Day 5 – Strength Training

The next element is known as the “Preces”. It is the plural of “prex” in Latin which means prayer.

Open our lips, O Lord.
And our mouths shall declare Your praise. (2x)

O God, make speed to save us.
O Lord, make haste to help us. (2x)

“Preces” are short petitions or prayers that are said or sung as versicle (a short verse or sentence) by the leader and followed by a response from the people in the congregation. This form of prayer is one of the oldest in Christianity tracing its roots back to the Hebrew prayers of the Psalms in Temple Worship. An early example of a “Preces” is Psalm 136:

(Versicle) 1 Give thanks to the LORD, for he is good;
(Response) for his loving kindness endures forever.
(Versicle) 2 Give thanks to the God of gods;
(Response) for his loving kindness endures forever.
(Versicle) 3 Give thanks to the Lord of lords;
(Response) for his loving kindness endures forever:
(Versicle) 4 To him who alone does great wonders;
(Response) for his loving kindness endures forever:
(Versicle) 5 To him who by understanding made the heavens;
(Response) for his loving kindness endures forever:
(Versicle) 6 To him who spread out the earth above the waters;
(Response) for his loving kindness endures forever:
(Versicle) 7 To him who made the great lights;
(Response) for his loving kindness endures forever:
(Versicle) 8 The sun to rule by day;
(Response) for his loving kindness endures forever;
(Versicle) 9 The moon and stars to rule by night;
(Response) for his loving kindness endures forever:
(Versicle) 10 To him who struck down the Egyptian firstborn;
(Response) for his loving kindness endures forever; ….

You get the idea. If we were following the Anglican tradition exactly in the Daily Office then this portion would actually go like this:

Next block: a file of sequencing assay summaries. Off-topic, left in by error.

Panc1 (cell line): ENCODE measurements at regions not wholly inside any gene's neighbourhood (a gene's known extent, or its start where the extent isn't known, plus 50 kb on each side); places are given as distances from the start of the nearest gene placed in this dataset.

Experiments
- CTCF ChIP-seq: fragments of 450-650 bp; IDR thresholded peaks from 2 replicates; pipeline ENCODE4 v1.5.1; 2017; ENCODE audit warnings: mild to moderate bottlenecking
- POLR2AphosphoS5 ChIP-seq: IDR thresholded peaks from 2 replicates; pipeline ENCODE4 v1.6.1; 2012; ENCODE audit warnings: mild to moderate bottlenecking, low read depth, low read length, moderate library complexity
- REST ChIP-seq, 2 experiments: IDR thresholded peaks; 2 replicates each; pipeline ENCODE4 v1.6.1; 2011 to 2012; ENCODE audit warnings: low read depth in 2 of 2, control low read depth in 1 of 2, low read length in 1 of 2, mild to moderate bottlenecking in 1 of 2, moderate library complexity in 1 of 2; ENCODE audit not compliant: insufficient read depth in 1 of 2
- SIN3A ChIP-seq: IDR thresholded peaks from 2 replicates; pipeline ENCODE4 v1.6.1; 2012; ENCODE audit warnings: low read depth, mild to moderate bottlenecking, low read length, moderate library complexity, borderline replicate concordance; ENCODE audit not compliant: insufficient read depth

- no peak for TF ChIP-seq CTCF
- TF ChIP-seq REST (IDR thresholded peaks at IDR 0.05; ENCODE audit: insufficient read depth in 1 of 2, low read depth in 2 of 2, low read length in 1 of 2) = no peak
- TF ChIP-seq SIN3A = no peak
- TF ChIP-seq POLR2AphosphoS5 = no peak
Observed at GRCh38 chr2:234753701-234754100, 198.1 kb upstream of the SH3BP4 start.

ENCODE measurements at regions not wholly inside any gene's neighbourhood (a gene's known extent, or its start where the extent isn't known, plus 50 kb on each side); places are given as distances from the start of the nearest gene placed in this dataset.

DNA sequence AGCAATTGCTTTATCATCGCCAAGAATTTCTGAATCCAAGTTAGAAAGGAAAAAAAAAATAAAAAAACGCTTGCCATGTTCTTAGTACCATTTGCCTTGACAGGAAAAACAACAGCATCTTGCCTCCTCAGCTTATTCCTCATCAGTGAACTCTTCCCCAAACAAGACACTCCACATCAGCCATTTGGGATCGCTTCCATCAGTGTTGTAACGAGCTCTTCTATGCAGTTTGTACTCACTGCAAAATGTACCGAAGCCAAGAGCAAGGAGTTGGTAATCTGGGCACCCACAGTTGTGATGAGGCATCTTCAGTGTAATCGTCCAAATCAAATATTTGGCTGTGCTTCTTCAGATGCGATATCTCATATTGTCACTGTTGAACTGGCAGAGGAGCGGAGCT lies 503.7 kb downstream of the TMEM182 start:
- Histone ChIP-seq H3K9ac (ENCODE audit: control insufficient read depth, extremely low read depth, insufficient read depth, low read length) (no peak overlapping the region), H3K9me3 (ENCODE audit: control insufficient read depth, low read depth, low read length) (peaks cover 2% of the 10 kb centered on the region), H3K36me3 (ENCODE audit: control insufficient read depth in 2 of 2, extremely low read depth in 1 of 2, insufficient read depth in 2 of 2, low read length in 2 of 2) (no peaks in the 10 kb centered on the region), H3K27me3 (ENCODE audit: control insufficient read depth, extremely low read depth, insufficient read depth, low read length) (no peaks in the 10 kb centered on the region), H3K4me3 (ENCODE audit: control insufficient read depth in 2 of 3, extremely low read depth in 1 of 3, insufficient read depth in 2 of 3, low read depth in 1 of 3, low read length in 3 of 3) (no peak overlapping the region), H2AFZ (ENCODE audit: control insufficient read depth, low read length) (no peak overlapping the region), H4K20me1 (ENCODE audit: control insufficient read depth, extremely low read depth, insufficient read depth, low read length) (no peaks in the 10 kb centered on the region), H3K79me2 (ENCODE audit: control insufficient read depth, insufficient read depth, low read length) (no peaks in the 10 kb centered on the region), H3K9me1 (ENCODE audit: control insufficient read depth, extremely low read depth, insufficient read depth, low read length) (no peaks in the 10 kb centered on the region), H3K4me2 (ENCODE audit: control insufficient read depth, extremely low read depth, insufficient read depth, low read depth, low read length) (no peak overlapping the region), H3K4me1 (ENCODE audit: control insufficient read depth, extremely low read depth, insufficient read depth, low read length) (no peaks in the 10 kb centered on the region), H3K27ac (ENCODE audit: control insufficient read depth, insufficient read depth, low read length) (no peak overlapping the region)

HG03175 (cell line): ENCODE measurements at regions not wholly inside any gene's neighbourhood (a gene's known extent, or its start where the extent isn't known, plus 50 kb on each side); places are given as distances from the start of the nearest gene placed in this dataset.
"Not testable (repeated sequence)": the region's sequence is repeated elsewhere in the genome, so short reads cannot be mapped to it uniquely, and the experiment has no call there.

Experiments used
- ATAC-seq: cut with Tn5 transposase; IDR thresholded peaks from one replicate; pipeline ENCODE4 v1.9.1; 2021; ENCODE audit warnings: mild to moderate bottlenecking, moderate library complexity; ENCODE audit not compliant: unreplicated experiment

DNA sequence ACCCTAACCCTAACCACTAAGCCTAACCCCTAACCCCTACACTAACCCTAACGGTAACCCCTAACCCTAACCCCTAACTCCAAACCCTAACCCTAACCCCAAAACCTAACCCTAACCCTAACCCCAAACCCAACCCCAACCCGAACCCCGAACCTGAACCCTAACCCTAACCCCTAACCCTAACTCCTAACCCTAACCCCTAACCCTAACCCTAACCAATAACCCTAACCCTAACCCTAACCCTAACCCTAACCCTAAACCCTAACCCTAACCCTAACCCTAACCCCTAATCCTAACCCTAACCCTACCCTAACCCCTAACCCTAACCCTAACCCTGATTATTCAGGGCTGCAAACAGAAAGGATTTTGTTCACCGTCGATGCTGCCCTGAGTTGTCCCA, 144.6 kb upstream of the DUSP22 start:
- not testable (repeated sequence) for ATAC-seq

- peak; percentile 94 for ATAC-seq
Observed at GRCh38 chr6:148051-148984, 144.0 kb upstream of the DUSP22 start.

(Versicle) O Lord, open thou our lips:
(Response) And our mouth shall shew forth thy praise.
(Versicle) O God, make speed to save us:
(Response) O Lord, make haste to help us.

However, while we have borrowed heavily from the 1662 Book of Common Prayer in preparing our liturgy, we have made slight changes along the way. One of these changes is that we use this part of the “Preces” as an opportunity to chant these petitions corporately. We chant the first versicle together, take a cleansing breath, and then we chant the response together. Then we repeat the first versicle and response a second time, taking short pauses to quietly reflect as we go. We then repeat this process with the second versicle and response.

The first versicle and response are taken from Psalm 51:15:

Psalm 51:15
15 Lord, open my lips. My mouth shall declare your praise.

The second versicle and response are taken from Psalm 70:1:

Psalm 70:1
1 Hurry, God, to deliver me. Come quickly to help me, LORD.

The “Preces” provides an excellent opportunity to slow down and get focused on praising and worshiping God throughout the Daily Office.

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